Friday, July 17, 2009


Every morning I would wake up to the singing of birds in my neighbourhood. There is nothing as refreshing as when you are listening to the happy chirping, trilling and tweeting of our feathered friends in the early hours of morning when a new day dawns. The birds sure know what it means when they greet each new day with a song!

However,the thought of lying snug in bed and enjoying this luxury may soon be a thing of the past if the following news report is anything to go by. Seems like the onslaught of global warming is now affecting lowland birds which are taking flight and migrating to higher grounds. If this should happen in the near future, highland bird populations will then be displaced by the migration.

The change in climatic patterns due to global warming and the rampant deforestation for development are causing birds to lose their natural habitat and nesting grounds.

Read about this phenomena here (SUNDAY STAR July 12th, 2009)


KUALA LUMPUR: More lowland birds are flying off to live in the highlands and this is an indicator of deforestation and climate change.

Naturalist consultant on birds, wildlife and bio-diversity Mike Chong said birds such as magpie robins (burung murai) and spotted doves that normally lived in lowlands and valleys were seen in Cameron Highlands recently.

“Such birds have been spotted in the mountains such as Genting Highlands and Fraser’s Hill and this shows a change in climate pattern and a disturbance in the environment,” he said during the Zoo Negara Birdathon 2009 here Sunday.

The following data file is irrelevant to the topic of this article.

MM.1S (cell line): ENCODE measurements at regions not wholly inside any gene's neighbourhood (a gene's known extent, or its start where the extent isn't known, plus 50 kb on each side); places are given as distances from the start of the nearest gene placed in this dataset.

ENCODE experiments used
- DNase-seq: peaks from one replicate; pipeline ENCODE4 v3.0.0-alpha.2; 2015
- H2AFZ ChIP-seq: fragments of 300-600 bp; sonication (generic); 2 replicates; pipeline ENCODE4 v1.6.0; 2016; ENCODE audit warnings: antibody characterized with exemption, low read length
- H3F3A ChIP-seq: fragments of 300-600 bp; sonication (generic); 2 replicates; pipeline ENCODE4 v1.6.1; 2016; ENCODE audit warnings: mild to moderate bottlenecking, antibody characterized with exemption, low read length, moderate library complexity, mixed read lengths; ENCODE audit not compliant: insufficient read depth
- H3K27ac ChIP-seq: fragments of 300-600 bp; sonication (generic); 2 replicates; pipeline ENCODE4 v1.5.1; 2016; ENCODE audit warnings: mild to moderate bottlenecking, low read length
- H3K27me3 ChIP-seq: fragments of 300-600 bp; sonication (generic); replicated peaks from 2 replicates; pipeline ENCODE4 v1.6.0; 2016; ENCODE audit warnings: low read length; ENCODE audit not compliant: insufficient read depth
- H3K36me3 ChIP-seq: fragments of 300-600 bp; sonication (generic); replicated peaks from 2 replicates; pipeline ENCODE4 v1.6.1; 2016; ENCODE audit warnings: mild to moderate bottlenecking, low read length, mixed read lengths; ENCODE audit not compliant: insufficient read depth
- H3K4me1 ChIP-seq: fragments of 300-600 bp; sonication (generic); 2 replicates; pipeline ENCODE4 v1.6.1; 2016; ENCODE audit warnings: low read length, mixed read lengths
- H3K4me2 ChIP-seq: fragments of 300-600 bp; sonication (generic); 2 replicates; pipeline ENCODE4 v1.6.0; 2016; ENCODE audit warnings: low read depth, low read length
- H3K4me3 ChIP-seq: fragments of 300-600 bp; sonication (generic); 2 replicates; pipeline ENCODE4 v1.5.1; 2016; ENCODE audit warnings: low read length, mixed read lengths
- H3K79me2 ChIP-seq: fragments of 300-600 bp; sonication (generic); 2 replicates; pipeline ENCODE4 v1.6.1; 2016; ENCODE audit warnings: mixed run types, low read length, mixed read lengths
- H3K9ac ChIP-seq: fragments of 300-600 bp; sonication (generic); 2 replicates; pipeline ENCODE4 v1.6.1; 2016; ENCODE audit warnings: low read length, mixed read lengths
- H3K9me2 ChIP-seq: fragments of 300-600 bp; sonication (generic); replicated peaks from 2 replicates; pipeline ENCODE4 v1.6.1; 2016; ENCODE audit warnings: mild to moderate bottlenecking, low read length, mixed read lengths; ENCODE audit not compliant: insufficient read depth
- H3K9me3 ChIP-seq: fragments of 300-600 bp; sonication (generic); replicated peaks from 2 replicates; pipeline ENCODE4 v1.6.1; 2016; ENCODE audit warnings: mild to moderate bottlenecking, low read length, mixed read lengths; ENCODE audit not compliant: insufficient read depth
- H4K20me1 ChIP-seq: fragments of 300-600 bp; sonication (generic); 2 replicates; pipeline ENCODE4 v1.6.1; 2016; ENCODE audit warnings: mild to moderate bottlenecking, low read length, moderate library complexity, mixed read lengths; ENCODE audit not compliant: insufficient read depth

Chong said temperatures in mountain forests also increased due to global warming, and caused lowland birds to adapt easily to their new habitat.

This is coupled with the shrinking amount of forests in the lowlands which have been cleared for development. Because of that, the birds lose their habitat and fly off to the highlands,” he said.

He explained that the lowland birds would then compete with highland bird species if they shared the same food source, habitat and nesting habits.

“The highland birds may be displaced as a result of the migration and in the next 10 to 20 years, this may pose as a threat to them,” Chong said.

He added that the diversity of bird species in a forest indicated its health and there were generally still a lot of birds in Malaysia.

“There are about 674 bird species in the country. I hope more studies will be conducted on the migration of the lowland birds so that we can properly gauge the effects of the climate changes today,” he said.

Zoo Negara director Dr Mohamad Ngah said birds lose their food source when trees were cut.

“We cannot totally stop development from taking place but as scientists, we can monitor the situation and try to reproduce endangered species to ensure they do not become extinct,” he said, adding that there were close to 100 bird species observed in the zoo.

During the event, Dr Mohamad flagged off the 60 participants of the Birdathon that was aimed at instilling public awareness on birds as part of environment indicators.

Source :

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